Two desserts a day…that’s what George Heitler credits for reaching his 100th birthday. On September 3, 2015 to be exact, this accomplished and energetic Plymouth Harbor resident will celebrate this landmark with his wife Florence, who’s 95 years of age herself. But that’s not the only milestone being celebrated this summer – on July 30, 2015, Medicare and Medicaid celebrated its 50th anniversary. What do these two have in common? George Heitler.
As a child, George always admired Abraham Lincoln. “I thought he was a good man, an honest lawyer, and I respected that he charged modest fees,” he says of the former president. Despite his apparent interest in law, George first thought he’d try his hand at pre-med. That didn’t last long though. In college, he performed his first dissection and decided, “That’s not for me.” It was then that he settled on law school.
In 1938, George graduated with his Juris Doctor from Columbia Law School. But it wasn’t until 1957 that he joined the national Blue Cross Association as in-house legal counsel. Oddly enough, it was George’s friend who first applied for the open position, but when he was interviewed, instead suggested George for the job. It was as simple as that. George joined the Blue Cross Association as Assistant Secretary and House Counsel, and when he retired from his post in1981, he had moved his way up to Senior Vice President and General Counsel.
As a senior officer of the Blue Cross Association in 1965, George proudly remembers that he had a hand in drafting Medicare and one of the biggest programs in U.S. history, the Federal Employees Health Benefits Program. Not surprisingly, George counts this among his proudest accomplishments throughout his 100 years. He remembers the hard work that he and his team put into it, and the seemingly endless months of drafting and redrafting of the bills. “Few people know that in the first draft of Medicare there was only supposed to be one unit. But AMA (American Medical Association) opposed it. They wanted two parts – Part A and Part B, which is what we have today.”
When reminiscing on these times, Florence instead remembers their silver bowl – a “gift of forbearance” given by the Blue Cross Association (BCA) to the wives and families of those involved. “The country got Medicare and I got a silver bowl,” Florence jokes as she pulls the bowl out from her kitchen cabinet. Engraved, it reads, “In Grateful Recognition of Your Months of Forbearance – BCA, 7–1–66.” While she jokes, Florence has a constant smile as she listens to George talk about this piece of their history.
Even outside of his involvement with Blue Cross, George never seemed to experience a dull moment in his life. When he was a toddler, he participated in a “baby beauty contest.” When he was 20, he met Florence over the back fence of his parents’ home in Brooklyn – she was 17, attending college at Adelphi, and visiting relatives next door. One rainy day, Florence’s aunt asked George to drive her to the subway, but he instead drove her home, and the rest was history when they were married on April 21, 1940.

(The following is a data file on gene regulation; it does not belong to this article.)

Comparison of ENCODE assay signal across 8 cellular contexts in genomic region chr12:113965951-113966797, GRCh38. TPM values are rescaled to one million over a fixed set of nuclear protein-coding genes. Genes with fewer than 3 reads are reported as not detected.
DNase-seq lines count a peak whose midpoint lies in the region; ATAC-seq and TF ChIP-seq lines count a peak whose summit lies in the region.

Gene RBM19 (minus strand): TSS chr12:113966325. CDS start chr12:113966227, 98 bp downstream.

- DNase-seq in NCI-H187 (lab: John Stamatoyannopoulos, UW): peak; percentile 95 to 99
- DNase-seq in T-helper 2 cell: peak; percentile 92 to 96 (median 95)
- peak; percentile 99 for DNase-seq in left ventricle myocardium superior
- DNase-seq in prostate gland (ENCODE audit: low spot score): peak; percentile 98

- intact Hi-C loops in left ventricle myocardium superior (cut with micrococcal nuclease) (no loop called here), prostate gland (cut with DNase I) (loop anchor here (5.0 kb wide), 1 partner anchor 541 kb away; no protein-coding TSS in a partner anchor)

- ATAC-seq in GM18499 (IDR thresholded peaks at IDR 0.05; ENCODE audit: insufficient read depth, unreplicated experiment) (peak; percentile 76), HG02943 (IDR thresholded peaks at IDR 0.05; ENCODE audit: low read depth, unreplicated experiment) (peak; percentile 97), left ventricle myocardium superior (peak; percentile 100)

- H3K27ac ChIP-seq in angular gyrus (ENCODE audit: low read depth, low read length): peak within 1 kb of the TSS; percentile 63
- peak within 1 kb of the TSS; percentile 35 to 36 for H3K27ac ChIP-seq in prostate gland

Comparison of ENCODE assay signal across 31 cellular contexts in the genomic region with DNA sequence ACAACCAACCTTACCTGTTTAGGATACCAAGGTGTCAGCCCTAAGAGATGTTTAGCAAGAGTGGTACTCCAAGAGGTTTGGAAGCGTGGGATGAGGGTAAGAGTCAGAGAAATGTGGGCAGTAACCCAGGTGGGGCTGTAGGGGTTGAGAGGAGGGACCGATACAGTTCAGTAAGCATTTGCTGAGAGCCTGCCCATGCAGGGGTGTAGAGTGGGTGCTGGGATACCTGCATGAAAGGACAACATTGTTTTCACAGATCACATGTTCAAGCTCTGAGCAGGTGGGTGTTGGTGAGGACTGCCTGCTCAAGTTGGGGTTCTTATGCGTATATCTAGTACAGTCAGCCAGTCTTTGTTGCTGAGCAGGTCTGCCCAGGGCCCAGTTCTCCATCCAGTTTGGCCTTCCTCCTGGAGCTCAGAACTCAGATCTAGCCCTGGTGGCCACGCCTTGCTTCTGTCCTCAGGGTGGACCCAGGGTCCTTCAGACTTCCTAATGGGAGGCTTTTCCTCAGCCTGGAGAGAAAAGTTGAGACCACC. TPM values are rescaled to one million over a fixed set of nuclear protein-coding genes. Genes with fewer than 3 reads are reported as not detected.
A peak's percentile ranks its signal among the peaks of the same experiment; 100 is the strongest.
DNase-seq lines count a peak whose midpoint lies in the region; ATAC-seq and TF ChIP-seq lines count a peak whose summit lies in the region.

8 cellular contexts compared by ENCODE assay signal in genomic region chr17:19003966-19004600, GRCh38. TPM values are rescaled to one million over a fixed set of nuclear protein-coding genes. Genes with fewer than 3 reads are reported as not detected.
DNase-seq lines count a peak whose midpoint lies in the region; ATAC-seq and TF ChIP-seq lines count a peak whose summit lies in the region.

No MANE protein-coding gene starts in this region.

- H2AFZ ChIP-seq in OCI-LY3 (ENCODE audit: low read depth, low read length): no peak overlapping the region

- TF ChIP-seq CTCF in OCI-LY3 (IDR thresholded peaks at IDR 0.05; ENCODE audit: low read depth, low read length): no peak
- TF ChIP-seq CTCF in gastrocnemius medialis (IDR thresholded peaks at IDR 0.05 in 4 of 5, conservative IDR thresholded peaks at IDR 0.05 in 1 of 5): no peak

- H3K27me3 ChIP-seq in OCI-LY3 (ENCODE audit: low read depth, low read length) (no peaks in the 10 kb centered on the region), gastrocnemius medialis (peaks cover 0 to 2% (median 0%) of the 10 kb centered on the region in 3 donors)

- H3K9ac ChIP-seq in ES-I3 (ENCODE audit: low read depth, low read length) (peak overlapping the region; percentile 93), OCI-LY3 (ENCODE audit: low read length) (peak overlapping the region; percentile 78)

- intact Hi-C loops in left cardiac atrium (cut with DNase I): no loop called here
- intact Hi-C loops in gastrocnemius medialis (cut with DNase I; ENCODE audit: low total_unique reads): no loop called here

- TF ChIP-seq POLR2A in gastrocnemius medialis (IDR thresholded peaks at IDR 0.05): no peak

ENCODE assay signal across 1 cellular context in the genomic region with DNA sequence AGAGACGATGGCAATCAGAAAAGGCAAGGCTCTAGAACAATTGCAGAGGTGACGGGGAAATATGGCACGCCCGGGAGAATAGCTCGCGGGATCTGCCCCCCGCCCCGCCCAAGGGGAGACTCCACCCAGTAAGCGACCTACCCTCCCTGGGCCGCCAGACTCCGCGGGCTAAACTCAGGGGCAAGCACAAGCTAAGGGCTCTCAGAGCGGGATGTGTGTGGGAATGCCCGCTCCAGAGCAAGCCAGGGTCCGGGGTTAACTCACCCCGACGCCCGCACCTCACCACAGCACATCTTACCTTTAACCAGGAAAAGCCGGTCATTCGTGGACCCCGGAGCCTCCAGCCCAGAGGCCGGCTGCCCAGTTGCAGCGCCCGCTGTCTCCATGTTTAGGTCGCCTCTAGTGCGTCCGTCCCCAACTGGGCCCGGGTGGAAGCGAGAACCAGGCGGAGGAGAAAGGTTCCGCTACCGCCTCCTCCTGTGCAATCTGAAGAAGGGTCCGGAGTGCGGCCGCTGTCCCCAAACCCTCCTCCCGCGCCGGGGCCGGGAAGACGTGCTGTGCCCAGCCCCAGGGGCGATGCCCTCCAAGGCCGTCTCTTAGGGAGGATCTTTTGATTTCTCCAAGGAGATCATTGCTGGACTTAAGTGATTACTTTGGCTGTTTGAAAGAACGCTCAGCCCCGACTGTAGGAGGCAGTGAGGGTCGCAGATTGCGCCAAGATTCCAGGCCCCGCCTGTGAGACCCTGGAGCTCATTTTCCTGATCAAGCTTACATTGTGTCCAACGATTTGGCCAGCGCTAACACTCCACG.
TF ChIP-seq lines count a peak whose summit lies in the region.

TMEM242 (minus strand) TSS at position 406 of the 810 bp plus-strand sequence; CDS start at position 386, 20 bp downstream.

Back in 1938, George’s first job out of law school paid him only $10 per week. After he passed the bar exam, he graduated to $25 per week, which is when he and Florence were married. They lived in a Brooklyn apartment that cost them $58 per month. At that time, Florence had just passed the social service exam and was working for the Child Welfare Bureau. When George was asked about the initial years of his career, Florence instead replies, “Well, he was really interrupted by World War II.”
When war was imminent, George volunteered for the Navy but was rejected due to very poor eyesight. He later volunteered for the Army, but was again rejected. After that, George and Florence were blessed with their first son, James. However, after Pearl Harbor, George was drafted and accepted by the Army for limited duty. On the day that he reported, he was the last man in line selected for limited duty in the U.S. only. Despite that classification, George wound up at the port of embarkation to go overseas and join the 1st Army. “Had I just gotten out of line to go to the bathroom, I wouldn’t have been chosen,” George remembers. But, as luck would have it, or as George calls it, “his dumb luck,” one of his college classmates happened to be one of the ranking officers that day. He took George out of line and rejected him.
The reassignment center then assigned George to serve as Chief Clerk and Legal Advisor to the 4th Service Command Rents and Claims Board at Fort Jackson, Columbia, South Carolina. While living there, George and Florence had their second son, Richard. But, George’s light-hearted tone quickly changes as he shares that the group of 1,600 men, of which he would have been a part, were involved in the invasion of Normandy. Of those 1,600, an astounding 1,200 lost their lives.